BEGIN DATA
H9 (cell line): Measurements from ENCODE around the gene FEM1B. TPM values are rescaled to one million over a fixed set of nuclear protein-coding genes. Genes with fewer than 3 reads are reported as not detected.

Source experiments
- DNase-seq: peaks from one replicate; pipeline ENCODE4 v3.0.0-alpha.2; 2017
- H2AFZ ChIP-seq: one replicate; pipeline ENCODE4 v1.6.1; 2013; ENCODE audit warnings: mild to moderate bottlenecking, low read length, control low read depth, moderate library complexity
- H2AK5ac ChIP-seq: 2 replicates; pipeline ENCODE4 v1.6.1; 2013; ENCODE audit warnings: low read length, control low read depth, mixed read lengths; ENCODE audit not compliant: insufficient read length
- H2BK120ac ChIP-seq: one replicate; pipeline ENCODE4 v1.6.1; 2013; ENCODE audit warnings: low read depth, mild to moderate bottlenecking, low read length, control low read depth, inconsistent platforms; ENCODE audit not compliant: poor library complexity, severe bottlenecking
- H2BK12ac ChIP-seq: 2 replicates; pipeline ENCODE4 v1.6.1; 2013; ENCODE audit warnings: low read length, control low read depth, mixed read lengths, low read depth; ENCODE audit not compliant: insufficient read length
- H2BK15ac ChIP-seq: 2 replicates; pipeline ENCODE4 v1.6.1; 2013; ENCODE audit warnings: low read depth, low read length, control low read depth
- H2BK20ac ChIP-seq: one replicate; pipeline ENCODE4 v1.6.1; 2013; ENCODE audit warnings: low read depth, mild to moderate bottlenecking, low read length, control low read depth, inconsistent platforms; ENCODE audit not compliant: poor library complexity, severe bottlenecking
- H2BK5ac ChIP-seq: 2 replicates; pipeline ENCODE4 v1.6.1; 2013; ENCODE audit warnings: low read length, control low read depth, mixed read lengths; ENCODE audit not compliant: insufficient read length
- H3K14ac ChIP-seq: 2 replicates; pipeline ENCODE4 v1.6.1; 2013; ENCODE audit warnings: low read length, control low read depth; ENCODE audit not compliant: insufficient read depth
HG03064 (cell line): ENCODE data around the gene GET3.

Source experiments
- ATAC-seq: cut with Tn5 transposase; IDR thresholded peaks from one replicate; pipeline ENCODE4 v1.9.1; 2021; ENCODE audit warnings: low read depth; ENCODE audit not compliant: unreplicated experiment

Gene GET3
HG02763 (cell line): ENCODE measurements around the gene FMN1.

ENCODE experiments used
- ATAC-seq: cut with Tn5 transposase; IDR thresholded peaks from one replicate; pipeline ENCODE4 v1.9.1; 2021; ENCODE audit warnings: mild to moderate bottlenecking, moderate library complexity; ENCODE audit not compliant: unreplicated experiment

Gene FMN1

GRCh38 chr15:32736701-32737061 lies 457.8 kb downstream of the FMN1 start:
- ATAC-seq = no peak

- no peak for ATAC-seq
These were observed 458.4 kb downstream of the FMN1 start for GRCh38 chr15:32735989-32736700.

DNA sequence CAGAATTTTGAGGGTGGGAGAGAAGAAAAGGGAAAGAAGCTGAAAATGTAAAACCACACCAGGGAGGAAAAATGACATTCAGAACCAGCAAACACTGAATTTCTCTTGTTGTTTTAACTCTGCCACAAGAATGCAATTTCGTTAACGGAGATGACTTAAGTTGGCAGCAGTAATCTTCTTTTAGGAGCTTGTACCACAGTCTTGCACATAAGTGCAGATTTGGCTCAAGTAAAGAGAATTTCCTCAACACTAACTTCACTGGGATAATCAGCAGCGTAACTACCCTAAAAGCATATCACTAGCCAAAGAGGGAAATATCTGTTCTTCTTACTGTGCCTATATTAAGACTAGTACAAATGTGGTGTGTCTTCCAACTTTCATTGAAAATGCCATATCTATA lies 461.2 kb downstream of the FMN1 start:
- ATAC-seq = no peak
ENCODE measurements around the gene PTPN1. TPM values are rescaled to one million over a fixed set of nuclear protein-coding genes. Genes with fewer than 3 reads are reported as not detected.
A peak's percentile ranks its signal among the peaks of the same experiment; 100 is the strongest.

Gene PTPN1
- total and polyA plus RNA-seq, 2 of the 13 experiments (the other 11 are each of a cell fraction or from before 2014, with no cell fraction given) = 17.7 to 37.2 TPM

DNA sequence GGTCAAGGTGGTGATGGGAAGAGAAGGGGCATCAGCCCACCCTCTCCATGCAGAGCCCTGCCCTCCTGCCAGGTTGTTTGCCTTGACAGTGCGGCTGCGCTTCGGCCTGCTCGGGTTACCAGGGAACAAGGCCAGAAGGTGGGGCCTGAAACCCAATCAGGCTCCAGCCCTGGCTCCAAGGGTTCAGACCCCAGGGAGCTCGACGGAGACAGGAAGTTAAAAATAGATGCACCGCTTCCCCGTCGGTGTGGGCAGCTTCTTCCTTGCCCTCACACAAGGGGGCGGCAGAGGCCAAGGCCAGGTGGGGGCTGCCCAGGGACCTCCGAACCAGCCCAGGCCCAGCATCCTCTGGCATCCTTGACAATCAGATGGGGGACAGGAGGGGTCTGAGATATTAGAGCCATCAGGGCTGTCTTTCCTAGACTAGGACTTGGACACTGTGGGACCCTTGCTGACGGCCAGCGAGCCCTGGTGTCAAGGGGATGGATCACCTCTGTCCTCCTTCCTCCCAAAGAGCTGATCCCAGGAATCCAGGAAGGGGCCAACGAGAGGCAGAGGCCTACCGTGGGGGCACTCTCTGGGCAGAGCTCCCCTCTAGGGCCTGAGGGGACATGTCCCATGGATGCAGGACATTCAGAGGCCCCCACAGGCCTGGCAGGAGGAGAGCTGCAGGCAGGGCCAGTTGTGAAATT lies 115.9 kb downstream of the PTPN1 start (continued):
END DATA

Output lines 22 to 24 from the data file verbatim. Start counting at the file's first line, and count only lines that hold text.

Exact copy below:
- no peak for ATAC-seq
These were observed 458.4 kb downstream of the FMN1 start for GRCh38 chr15:32735989-32736700.

DNA sequence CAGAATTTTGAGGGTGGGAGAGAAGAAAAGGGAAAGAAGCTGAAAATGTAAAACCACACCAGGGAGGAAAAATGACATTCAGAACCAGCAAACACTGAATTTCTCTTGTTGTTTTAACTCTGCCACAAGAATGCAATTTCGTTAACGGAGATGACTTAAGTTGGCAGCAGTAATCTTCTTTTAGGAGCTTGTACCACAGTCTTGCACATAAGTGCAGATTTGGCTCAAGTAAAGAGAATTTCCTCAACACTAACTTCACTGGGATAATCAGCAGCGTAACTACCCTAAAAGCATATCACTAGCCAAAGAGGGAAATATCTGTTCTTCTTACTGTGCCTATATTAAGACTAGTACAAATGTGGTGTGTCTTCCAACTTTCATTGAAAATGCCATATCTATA lies 461.2 kb downstream of the FMN1 start: